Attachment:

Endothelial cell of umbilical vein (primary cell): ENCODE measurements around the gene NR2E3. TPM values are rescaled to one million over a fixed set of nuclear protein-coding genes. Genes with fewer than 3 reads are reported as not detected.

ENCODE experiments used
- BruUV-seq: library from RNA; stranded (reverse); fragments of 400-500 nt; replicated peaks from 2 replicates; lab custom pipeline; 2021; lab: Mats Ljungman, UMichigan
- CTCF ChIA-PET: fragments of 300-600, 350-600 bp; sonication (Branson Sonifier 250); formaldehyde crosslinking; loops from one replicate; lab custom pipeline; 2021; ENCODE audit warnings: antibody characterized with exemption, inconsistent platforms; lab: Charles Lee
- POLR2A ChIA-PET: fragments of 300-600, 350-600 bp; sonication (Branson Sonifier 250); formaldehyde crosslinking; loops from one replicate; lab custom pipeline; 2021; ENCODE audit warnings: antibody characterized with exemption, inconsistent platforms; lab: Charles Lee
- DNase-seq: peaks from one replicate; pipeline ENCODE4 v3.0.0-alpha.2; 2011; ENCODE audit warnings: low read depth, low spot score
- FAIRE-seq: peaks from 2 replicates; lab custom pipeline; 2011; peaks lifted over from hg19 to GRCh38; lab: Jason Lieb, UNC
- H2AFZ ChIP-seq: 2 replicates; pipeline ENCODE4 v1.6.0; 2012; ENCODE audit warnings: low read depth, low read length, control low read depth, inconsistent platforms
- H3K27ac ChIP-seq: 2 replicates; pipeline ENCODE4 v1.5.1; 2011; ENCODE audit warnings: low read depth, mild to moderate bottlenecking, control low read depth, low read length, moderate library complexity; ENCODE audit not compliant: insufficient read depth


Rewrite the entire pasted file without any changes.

Endothelial cell of umbilical vein (primary cell): ENCODE measurements around the gene NR2E3. TPM values are rescaled to one million over a fixed set of nuclear protein-coding genes. Genes with fewer than 3 reads are reported as not detected.

ENCODE experiments used
- BruUV-seq: library from RNA; stranded (reverse); fragments of 400-500 nt; replicated peaks from 2 replicates; lab custom pipeline; 2021; lab: Mats Ljungman, UMichigan
- CTCF ChIA-PET: fragments of 300-600, 350-600 bp; sonication (Branson Sonifier 250); formaldehyde crosslinking; loops from one replicate; lab custom pipeline; 2021; ENCODE audit warnings: antibody characterized with exemption, inconsistent platforms; lab: Charles Lee
- POLR2A ChIA-PET: fragments of 300-600, 350-600 bp; sonication (Branson Sonifier 250); formaldehyde crosslinking; loops from one replicate; lab custom pipeline; 2021; ENCODE audit warnings: antibody characterized with exemption, inconsistent platforms; lab: Charles Lee
- DNase-seq: peaks from one replicate; pipeline ENCODE4 v3.0.0-alpha.2; 2011; ENCODE audit warnings: low read depth, low spot score
- FAIRE-seq: peaks from 2 replicates; lab custom pipeline; 2011; peaks lifted over from hg19 to GRCh38; lab: Jason Lieb, UNC
- H2AFZ ChIP-seq: 2 replicates; pipeline ENCODE4 v1.6.0; 2012; ENCODE audit warnings: low read depth, low read length, control low read depth, inconsistent platforms
- H3K27ac ChIP-seq: 2 replicates; pipeline ENCODE4 v1.5.1; 2011; ENCODE audit warnings: low read depth, mild to moderate bottlenecking, control low read depth, low read length, moderate library complexity; ENCODE audit not compliant: insufficient read depth